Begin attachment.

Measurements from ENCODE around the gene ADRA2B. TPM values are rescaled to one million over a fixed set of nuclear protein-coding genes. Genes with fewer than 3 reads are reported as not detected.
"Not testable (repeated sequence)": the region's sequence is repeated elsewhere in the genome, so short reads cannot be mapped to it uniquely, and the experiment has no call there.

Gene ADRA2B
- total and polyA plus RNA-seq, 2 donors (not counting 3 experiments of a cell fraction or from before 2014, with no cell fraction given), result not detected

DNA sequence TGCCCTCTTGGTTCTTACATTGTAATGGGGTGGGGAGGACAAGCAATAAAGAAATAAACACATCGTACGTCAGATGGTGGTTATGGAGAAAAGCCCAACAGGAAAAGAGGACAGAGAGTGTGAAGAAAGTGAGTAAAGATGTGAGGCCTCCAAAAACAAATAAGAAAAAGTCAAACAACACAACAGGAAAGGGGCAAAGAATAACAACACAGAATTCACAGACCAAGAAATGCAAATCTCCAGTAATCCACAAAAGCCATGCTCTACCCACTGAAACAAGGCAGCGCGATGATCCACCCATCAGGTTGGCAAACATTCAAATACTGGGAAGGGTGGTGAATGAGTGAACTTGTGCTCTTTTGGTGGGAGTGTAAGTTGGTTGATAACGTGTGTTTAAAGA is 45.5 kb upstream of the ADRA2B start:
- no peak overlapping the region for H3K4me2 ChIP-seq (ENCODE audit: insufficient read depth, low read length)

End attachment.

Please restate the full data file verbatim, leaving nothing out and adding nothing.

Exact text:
Measurements from ENCODE around the gene ADRA2B. TPM values are rescaled to one million over a fixed set of nuclear protein-coding genes. Genes with fewer than 3 reads are reported as not detected.
"Not testable (repeated sequence)": the region's sequence is repeated elsewhere in the genome, so short reads cannot be mapped to it uniquely, and the experiment has no call there.

Gene ADRA2B
- total and polyA plus RNA-seq, 2 donors (not counting 3 experiments of a cell fraction or from before 2014, with no cell fraction given), result not detected

DNA sequence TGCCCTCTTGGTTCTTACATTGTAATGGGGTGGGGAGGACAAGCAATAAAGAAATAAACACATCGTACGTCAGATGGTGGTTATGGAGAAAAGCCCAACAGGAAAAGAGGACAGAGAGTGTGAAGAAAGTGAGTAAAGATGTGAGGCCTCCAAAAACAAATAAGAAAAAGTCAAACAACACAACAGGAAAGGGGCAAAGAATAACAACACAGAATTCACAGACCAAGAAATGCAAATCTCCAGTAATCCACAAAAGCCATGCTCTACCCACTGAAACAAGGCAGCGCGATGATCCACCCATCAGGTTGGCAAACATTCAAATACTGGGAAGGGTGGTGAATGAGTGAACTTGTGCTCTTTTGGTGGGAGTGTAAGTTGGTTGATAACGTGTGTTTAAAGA is 45.5 kb upstream of the ADRA2B start:
- no peak overlapping the region for H3K4me2 ChIP-seq (ENCODE audit: insufficient read depth, low read length)